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From: Дмитрий Гончаров <goncharovdk@gm...>  20130112 15:20:00
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Results of calculating definite integrals is different in the case below, nevertheless indefinite integrals and limits are the same. Value of 12 is incorrect. Looks like a bug. Screenshot attached. Any comments? Thanks. D. ht:=4(x1)^2; 2 ht :=  x + 2*x + 3 ht1:=x*ht; 2 ht1 := x*(  x + 2*x + 3) int(x*ht,x); 2 2 x *(  3*x + 8*x + 18)  12 int(ht1,x); 2 2 x *(  3*x + 8*x + 18)  12 int(x*ht,x,1,3); 12 int(ht1,x,1,3); 32  3 
From: Arthur Norman <acn1@ca...>  20130112 16:52:20

On Sat, 12 Jan 2013, Дмитрий Гончаров wrote: > Results of calculating definite integrals is different in the case > below, nevertheless indefinite integrals and limits are the same. > Value of 12 is incorrect. Looks like a bug. > Any comments? Thanks for the very neatly presented and concise case, which indeed looks like a bug! The definite integration code has a load of quite elaborate pattern matching that is there to catch special cases where indefinite integration might fail, and my presumption is that one of the rules there has triggered when it should not. I observe that x*(4(x1)^2 fails while (4(x1)^2)*x behaves OK. When I do initial tracing of the code I observe it diving in through e.g. simpinteg that is code in packages/defint where the patterns and rewrites are. I have not just yet tracked which is the bad one! Arthur 
From: Arthur Norman <acn1@ca...>  20130112 20:42:52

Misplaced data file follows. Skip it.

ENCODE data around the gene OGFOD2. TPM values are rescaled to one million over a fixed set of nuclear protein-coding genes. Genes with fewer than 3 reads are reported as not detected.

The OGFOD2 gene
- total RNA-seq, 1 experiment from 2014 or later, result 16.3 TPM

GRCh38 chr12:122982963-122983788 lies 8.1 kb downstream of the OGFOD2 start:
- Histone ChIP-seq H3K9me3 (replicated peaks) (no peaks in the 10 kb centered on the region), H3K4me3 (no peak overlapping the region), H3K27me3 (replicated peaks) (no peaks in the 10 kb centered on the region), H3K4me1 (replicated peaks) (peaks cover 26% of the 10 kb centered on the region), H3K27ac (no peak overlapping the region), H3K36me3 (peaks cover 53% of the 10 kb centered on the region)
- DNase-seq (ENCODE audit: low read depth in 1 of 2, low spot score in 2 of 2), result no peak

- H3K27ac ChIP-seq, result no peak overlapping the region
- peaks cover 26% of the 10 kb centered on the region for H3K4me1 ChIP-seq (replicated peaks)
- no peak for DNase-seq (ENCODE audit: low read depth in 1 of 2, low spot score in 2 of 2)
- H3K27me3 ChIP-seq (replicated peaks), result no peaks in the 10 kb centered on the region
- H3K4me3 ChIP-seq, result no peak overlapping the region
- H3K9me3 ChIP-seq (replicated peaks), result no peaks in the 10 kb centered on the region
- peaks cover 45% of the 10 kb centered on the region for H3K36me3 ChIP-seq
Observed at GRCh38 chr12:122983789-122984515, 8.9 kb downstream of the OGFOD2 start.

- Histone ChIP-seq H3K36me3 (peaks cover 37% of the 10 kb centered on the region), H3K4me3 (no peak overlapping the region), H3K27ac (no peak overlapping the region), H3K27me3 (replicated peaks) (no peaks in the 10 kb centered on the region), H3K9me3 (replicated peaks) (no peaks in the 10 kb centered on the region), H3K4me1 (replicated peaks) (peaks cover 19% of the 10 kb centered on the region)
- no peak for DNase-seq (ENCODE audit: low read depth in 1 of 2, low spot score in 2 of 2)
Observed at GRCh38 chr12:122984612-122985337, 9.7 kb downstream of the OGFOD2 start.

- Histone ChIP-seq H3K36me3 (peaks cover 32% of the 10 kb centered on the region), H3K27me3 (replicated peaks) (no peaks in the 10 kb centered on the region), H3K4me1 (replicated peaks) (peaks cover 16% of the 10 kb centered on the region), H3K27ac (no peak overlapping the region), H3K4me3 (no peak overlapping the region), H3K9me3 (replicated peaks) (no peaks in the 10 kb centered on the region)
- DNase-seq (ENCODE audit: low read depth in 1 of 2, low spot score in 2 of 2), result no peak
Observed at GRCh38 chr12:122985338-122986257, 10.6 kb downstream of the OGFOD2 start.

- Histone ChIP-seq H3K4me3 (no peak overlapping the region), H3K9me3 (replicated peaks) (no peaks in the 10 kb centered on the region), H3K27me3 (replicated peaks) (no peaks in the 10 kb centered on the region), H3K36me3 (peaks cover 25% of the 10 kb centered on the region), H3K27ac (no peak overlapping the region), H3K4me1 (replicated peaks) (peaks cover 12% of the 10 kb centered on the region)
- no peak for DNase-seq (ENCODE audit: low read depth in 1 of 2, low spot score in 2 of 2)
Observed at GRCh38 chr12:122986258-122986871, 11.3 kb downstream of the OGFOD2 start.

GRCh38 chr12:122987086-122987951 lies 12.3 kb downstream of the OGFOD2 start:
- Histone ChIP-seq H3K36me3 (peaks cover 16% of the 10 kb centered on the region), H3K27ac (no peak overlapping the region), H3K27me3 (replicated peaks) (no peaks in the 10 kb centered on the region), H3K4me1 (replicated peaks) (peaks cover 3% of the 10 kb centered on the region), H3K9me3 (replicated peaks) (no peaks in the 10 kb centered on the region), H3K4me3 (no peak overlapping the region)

I see bad things happening when indefint2 and transf and defint_choose get activated. Furthermore I can trim the bad case down even further to int(3*(x^2x), x, 0, 1); int((x^2x)*3, x, 0, 1); but right now I do not understand what defint_choose and friends are trying to do. But it seems to be of the essence that there is a subtraction there in x^2x. Hahaha int(2*(xa), x, 0, 1); yields zero incorrectly. int(1*(xa), x, 0, 1) yields an answer that contains the "indefint2" operator, as does int((2/3)*(xa), x, p, q); So something there is well messed up! Arthur 
From: Arthur Norman <acn1@ca...>  20130113 11:05:58

This is as much to other developers as to the original poster... I am narrowing down issues at least a bit. In defintb.red the rules for defint_choose return "unknown" in a default case. I guess I will observe that this already means there would be a misery if the user happened to have a variable by that name in play! Because it is an algebraic form this can then participate in algebra! So the second entry in indefint2_rules in definth.red can map indefint(n, AB, x, y) onto indefint2(n, A, x, y)  indefint2(n, B, x, y); then in due course defint_choose may return unknown and if one is unlucky then the two parts will both be unknown and will cancel. In fact if the case I have been trying n=3 and the expression I get there is (3*unknown3*unknown) which leads to a result of zero being handed back to the user. I believe that the simplest way I can make things more robust will be to put in "where freeof(A, unknown)" in a bunch of the rules, and I know that by doing that I can fix the particular case that has been reported... but this still feels very delicate to me. I also look at the penultimate rule in indefint2_rules that maps indefint2(b, f, x, y) to b*indefint2(f,x,y) and the constraint it applies is that b does not involve x (which seems 100% sensible to me) but that b is not 1. This uses "~~b" and ~~ pattern variables are supposed to do special things as regards the neutral value for the associated operator. So had there been a visible "*" in the pattern then b could have ended up as 1 even without a * visible in the target. But here ~~b is not adjacant to any operator and so this should not apply. I think I believe that the "~~b" is illegal abd should be merely "~b" and thatqualifier b!=1 is not wanted. As things are this can sometimes lead to messed up results that have the intermediate form indefint2 still left visible. So I have checked in a new defint/definth.red that addresses some of the above and that will I hope be at least a little better, but perhaps further investigation of that package is called for? Arthur